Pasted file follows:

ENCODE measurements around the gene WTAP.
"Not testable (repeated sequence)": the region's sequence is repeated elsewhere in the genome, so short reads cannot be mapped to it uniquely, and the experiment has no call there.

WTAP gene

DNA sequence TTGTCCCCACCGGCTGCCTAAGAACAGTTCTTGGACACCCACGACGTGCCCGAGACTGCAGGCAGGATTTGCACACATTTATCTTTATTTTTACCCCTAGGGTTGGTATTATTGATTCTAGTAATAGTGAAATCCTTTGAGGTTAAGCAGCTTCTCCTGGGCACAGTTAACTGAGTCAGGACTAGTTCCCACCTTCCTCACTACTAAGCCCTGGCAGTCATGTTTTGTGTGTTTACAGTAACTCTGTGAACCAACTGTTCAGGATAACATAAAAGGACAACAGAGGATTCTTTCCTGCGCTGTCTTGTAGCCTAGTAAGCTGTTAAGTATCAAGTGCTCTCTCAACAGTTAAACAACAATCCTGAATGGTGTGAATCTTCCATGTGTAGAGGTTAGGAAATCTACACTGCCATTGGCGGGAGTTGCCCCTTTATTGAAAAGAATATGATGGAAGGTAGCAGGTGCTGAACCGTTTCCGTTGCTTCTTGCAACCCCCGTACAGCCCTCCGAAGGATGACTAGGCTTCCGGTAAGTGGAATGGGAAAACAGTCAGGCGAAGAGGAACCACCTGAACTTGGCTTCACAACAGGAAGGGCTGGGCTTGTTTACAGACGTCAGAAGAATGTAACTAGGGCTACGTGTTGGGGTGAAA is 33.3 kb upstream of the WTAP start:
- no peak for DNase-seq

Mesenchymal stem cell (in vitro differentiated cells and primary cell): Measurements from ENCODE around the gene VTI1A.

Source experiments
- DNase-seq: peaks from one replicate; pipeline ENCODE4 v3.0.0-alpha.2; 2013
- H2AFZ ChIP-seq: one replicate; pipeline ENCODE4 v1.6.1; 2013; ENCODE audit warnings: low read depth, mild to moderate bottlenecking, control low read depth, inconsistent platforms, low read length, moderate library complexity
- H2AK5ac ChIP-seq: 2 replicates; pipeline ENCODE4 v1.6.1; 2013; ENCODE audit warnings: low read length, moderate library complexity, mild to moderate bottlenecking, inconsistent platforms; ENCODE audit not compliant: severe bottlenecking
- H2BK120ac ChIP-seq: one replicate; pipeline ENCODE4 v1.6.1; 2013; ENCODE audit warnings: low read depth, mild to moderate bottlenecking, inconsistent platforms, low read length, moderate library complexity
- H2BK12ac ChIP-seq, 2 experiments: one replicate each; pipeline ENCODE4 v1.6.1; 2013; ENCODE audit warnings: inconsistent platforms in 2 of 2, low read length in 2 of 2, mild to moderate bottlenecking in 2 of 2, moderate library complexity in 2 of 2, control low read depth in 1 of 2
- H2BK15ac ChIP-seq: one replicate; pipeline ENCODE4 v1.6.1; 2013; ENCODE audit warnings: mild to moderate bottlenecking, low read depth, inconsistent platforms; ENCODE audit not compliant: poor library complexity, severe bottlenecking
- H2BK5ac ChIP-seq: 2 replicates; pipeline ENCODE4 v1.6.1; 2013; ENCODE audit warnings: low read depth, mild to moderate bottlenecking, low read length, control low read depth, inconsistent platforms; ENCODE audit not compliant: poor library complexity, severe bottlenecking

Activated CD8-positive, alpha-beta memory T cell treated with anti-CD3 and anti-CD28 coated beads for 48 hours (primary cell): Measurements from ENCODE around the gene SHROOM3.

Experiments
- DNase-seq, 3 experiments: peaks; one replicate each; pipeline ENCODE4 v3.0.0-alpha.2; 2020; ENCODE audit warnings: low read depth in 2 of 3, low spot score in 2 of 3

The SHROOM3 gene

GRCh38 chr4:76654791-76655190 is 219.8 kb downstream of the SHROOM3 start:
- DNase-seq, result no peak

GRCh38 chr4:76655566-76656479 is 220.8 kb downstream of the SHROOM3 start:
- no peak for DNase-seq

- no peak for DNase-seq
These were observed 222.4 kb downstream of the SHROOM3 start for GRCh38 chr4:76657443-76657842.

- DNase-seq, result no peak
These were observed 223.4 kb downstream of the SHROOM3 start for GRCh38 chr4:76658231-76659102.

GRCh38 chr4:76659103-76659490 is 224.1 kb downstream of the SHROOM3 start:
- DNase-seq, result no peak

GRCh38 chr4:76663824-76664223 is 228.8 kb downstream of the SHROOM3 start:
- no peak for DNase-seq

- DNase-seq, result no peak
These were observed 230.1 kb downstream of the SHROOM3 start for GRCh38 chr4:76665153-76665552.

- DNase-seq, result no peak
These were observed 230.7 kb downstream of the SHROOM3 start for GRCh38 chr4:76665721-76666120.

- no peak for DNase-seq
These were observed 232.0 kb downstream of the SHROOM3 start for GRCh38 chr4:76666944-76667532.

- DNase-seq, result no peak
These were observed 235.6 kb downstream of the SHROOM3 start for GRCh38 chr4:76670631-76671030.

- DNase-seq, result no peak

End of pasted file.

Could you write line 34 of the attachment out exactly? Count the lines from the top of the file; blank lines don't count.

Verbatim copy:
These were observed 230.7 kb downstream of the SHROOM3 start for GRCh38 chr4:76665721-76666120.